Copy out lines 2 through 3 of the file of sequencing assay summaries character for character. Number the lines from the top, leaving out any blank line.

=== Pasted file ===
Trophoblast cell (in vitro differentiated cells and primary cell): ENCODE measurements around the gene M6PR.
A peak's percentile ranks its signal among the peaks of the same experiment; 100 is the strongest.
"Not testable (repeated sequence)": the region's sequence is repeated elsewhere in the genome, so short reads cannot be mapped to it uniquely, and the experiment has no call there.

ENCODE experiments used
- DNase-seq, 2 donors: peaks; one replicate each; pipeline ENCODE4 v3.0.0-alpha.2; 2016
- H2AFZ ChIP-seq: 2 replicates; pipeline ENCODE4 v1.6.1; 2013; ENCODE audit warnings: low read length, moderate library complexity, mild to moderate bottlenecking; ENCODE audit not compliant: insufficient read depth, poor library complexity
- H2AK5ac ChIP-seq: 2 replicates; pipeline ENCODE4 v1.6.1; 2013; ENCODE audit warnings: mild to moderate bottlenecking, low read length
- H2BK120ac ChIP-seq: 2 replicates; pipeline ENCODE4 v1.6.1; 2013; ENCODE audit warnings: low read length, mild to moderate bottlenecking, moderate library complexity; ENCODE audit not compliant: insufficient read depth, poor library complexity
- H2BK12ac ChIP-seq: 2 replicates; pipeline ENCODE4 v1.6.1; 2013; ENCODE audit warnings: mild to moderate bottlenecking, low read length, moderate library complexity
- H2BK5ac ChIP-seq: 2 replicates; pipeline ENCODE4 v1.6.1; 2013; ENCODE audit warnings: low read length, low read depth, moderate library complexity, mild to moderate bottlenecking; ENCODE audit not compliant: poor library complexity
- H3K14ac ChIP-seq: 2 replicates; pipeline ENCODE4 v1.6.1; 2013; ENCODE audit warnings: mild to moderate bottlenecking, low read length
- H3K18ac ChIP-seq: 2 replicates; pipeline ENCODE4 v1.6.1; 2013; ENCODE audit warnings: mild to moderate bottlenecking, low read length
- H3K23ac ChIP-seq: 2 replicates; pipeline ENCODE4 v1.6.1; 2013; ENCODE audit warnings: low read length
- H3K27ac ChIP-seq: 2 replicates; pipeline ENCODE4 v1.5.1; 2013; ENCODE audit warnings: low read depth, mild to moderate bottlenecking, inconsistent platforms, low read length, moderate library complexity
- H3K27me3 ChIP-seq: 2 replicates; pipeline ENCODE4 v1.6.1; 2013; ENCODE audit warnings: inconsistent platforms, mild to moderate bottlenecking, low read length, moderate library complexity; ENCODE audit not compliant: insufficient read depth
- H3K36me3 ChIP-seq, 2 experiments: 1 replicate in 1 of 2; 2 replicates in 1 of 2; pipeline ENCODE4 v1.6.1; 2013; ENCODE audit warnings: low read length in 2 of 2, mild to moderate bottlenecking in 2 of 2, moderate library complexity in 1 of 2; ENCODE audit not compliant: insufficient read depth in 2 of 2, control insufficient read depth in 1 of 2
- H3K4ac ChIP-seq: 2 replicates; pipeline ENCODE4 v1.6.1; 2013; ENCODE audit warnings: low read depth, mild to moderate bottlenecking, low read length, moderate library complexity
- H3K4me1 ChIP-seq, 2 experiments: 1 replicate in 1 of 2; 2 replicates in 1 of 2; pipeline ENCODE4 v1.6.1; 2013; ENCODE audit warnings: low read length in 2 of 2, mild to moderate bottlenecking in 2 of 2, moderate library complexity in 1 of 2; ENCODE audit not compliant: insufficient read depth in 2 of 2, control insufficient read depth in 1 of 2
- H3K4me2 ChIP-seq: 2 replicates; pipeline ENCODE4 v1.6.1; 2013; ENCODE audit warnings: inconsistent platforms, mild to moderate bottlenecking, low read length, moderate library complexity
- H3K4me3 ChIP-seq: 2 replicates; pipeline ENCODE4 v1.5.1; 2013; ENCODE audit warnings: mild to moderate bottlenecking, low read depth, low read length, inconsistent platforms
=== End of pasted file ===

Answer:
A peak's percentile ranks its signal among the peaks of the same experiment; 100 is the strongest.
"Not testable (repeated sequence)": the region's sequence is repeated elsewhere in the genome, so short reads cannot be mapped to it uniquely, and the experiment has no call there.